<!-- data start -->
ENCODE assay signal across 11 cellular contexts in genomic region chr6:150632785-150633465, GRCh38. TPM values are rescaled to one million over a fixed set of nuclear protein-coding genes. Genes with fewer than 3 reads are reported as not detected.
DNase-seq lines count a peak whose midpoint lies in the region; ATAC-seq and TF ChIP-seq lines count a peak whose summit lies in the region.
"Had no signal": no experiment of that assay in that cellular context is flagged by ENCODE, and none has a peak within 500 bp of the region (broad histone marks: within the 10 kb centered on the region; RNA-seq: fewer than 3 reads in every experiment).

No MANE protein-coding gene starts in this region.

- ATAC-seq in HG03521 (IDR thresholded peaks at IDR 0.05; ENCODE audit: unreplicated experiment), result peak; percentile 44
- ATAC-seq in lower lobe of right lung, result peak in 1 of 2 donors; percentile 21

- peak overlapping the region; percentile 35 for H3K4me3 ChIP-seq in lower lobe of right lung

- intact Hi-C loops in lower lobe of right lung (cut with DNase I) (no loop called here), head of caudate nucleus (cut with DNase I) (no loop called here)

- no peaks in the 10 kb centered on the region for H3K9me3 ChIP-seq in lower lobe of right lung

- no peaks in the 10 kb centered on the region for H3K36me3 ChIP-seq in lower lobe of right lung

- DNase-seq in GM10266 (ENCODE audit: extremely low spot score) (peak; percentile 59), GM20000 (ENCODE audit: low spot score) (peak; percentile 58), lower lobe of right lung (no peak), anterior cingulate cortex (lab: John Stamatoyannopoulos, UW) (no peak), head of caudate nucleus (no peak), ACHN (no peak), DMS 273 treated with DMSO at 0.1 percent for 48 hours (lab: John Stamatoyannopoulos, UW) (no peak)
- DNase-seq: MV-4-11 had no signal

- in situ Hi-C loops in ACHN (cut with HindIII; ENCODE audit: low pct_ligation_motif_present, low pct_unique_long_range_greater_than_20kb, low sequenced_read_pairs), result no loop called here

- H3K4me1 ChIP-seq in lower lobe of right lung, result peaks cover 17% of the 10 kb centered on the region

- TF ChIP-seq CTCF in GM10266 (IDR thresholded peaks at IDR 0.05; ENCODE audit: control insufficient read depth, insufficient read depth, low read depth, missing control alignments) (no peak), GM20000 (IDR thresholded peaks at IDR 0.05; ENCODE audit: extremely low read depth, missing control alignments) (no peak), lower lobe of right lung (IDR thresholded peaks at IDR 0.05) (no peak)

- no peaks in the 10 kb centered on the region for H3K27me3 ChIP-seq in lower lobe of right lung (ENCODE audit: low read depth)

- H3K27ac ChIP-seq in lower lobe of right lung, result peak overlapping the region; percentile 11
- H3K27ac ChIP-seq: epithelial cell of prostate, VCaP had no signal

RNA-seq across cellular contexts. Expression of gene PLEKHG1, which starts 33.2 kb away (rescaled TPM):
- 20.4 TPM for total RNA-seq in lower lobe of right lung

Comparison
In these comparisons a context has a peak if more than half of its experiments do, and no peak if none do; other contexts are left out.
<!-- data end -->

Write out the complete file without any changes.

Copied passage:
ENCODE assay signal across 11 cellular contexts in genomic region chr6:150632785-150633465, GRCh38. TPM values are rescaled to one million over a fixed set of nuclear protein-coding genes. Genes with fewer than 3 reads are reported as not detected.
DNase-seq lines count a peak whose midpoint lies in the region; ATAC-seq and TF ChIP-seq lines count a peak whose summit lies in the region.
"Had no signal": no experiment of that assay in that cellular context is flagged by ENCODE, and none has a peak within 500 bp of the region (broad histone marks: within the 10 kb centered on the region; RNA-seq: fewer than 3 reads in every experiment).

No MANE protein-coding gene starts in this region.

- ATAC-seq in HG03521 (IDR thresholded peaks at IDR 0.05; ENCODE audit: unreplicated experiment), result peak; percentile 44
- ATAC-seq in lower lobe of right lung, result peak in 1 of 2 donors; percentile 21

- peak overlapping the region; percentile 35 for H3K4me3 ChIP-seq in lower lobe of right lung

- intact Hi-C loops in lower lobe of right lung (cut with DNase I) (no loop called here), head of caudate nucleus (cut with DNase I) (no loop called here)

- no peaks in the 10 kb centered on the region for H3K9me3 ChIP-seq in lower lobe of right lung

- no peaks in the 10 kb centered on the region for H3K36me3 ChIP-seq in lower lobe of right lung

- DNase-seq in GM10266 (ENCODE audit: extremely low spot score) (peak; percentile 59), GM20000 (ENCODE audit: low spot score) (peak; percentile 58), lower lobe of right lung (no peak), anterior cingulate cortex (lab: John Stamatoyannopoulos, UW) (no peak), head of caudate nucleus (no peak), ACHN (no peak), DMS 273 treated with DMSO at 0.1 percent for 48 hours (lab: John Stamatoyannopoulos, UW) (no peak)
- DNase-seq: MV-4-11 had no signal

- in situ Hi-C loops in ACHN (cut with HindIII; ENCODE audit: low pct_ligation_motif_present, low pct_unique_long_range_greater_than_20kb, low sequenced_read_pairs), result no loop called here

- H3K4me1 ChIP-seq in lower lobe of right lung, result peaks cover 17% of the 10 kb centered on the region

- TF ChIP-seq CTCF in GM10266 (IDR thresholded peaks at IDR 0.05; ENCODE audit: control insufficient read depth, insufficient read depth, low read depth, missing control alignments) (no peak), GM20000 (IDR thresholded peaks at IDR 0.05; ENCODE audit: extremely low read depth, missing control alignments) (no peak), lower lobe of right lung (IDR thresholded peaks at IDR 0.05) (no peak)

- no peaks in the 10 kb centered on the region for H3K27me3 ChIP-seq in lower lobe of right lung (ENCODE audit: low read depth)

- H3K27ac ChIP-seq in lower lobe of right lung, result peak overlapping the region; percentile 11
- H3K27ac ChIP-seq: epithelial cell of prostate, VCaP had no signal

RNA-seq across cellular contexts. Expression of gene PLEKHG1, which starts 33.2 kb away (rescaled TPM):
- 20.4 TPM for total RNA-seq in lower lobe of right lung

Comparison
In these comparisons a context has a peak if more than half of its experiments do, and no peak if none do; other contexts are left out.